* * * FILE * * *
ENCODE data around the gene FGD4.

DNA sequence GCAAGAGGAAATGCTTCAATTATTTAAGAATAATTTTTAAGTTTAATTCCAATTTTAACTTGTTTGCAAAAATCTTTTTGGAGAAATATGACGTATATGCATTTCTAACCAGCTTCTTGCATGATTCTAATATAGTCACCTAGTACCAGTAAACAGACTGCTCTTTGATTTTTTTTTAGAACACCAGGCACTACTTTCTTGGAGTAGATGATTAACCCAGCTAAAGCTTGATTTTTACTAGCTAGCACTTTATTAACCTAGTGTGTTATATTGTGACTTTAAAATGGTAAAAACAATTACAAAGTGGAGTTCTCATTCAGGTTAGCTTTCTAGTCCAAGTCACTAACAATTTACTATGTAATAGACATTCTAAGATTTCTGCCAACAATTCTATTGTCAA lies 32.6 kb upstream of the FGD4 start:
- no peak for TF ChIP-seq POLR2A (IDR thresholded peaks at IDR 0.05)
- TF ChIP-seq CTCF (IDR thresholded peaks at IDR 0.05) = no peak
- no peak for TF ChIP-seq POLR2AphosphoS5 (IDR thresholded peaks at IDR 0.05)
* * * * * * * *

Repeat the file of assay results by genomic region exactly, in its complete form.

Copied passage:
ENCODE data around the gene FGD4.

DNA sequence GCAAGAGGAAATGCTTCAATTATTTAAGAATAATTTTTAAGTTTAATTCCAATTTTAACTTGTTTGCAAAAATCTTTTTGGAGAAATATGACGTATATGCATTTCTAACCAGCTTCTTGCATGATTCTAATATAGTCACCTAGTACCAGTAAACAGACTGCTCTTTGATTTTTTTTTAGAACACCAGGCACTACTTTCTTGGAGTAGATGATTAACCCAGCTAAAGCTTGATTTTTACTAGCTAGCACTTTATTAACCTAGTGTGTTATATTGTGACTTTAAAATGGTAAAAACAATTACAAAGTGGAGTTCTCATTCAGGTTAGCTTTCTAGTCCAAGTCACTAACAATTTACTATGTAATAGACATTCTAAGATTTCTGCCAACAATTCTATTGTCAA lies 32.6 kb upstream of the FGD4 start:
- no peak for TF ChIP-seq POLR2A (IDR thresholded peaks at IDR 0.05)
- TF ChIP-seq CTCF (IDR thresholded peaks at IDR 0.05) = no peak
- no peak for TF ChIP-seq POLR2AphosphoS5 (IDR thresholded peaks at IDR 0.05)